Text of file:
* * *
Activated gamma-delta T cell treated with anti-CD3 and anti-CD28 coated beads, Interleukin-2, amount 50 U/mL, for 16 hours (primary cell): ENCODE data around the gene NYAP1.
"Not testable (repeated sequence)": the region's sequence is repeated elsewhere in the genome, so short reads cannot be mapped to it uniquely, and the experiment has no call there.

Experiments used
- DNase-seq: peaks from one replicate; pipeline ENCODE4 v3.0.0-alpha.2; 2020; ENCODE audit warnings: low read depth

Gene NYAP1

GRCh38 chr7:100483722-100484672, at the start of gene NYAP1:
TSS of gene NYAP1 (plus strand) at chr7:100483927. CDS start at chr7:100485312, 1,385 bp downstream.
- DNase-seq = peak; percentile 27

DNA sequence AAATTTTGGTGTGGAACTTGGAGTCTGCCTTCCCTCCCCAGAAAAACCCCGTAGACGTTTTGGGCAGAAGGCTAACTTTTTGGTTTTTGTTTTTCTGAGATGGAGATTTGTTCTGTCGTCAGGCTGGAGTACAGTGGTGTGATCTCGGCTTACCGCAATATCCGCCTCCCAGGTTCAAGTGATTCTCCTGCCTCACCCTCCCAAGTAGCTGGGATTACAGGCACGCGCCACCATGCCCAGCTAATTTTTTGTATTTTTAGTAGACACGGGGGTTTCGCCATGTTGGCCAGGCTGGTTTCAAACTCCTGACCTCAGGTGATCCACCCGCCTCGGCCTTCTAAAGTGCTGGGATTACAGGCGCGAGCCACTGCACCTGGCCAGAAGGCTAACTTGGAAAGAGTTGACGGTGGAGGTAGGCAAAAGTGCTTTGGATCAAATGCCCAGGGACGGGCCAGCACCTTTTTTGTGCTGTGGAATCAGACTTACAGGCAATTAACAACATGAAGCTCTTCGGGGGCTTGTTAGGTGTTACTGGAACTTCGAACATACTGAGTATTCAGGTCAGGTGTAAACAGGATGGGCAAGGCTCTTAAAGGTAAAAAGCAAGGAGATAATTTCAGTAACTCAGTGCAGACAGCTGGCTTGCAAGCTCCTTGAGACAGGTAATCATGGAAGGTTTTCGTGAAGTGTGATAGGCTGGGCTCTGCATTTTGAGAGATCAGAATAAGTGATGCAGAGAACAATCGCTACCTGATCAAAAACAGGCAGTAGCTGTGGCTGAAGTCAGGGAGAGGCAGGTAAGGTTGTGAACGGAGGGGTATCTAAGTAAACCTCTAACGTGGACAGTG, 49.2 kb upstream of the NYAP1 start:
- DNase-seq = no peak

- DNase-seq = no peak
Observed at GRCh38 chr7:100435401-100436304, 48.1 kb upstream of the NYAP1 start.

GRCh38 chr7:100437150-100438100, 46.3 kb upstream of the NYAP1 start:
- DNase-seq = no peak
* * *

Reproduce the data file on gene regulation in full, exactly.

Activated gamma-delta T cell treated with anti-CD3 and anti-CD28 coated beads, Interleukin-2, amount 50 U/mL, for 16 hours (primary cell): ENCODE data around the gene NYAP1.
"Not testable (repeated sequence)": the region's sequence is repeated elsewhere in the genome, so short reads cannot be mapped to it uniquely, and the experiment has no call there.

Experiments used
- DNase-seq: peaks from one replicate; pipeline ENCODE4 v3.0.0-alpha.2; 2020; ENCODE audit warnings: low read depth

Gene NYAP1

GRCh38 chr7:100483722-100484672, at the start of gene NYAP1:
TSS of gene NYAP1 (plus strand) at chr7:100483927. CDS start at chr7:100485312, 1,385 bp downstream.
- DNase-seq = peak; percentile 27

DNA sequence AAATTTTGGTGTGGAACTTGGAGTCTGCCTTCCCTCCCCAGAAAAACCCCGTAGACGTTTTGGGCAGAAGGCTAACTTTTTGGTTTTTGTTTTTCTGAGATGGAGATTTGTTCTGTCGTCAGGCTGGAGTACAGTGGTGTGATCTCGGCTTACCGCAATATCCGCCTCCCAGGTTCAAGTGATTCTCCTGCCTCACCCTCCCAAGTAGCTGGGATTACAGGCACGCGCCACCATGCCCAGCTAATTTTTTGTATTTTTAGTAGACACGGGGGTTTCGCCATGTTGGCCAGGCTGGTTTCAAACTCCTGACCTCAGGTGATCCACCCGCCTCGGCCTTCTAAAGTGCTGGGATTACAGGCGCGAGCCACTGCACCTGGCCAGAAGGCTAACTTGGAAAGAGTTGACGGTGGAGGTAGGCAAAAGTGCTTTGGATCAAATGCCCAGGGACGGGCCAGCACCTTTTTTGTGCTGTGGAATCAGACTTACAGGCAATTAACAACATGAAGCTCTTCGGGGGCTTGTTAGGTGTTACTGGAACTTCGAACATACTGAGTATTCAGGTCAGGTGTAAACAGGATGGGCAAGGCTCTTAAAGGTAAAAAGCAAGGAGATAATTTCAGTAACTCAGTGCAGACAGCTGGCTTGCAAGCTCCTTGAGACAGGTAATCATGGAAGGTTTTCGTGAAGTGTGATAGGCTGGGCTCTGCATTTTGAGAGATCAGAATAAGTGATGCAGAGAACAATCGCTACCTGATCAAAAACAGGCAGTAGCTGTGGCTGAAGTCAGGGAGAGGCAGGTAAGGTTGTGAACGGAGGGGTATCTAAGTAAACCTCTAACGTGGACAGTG, 49.2 kb upstream of the NYAP1 start:
- DNase-seq = no peak

- DNase-seq = no peak
Observed at GRCh38 chr7:100435401-100436304, 48.1 kb upstream of the NYAP1 start.

GRCh38 chr7:100437150-100438100, 46.3 kb upstream of the NYAP1 start:
- DNase-seq = no peak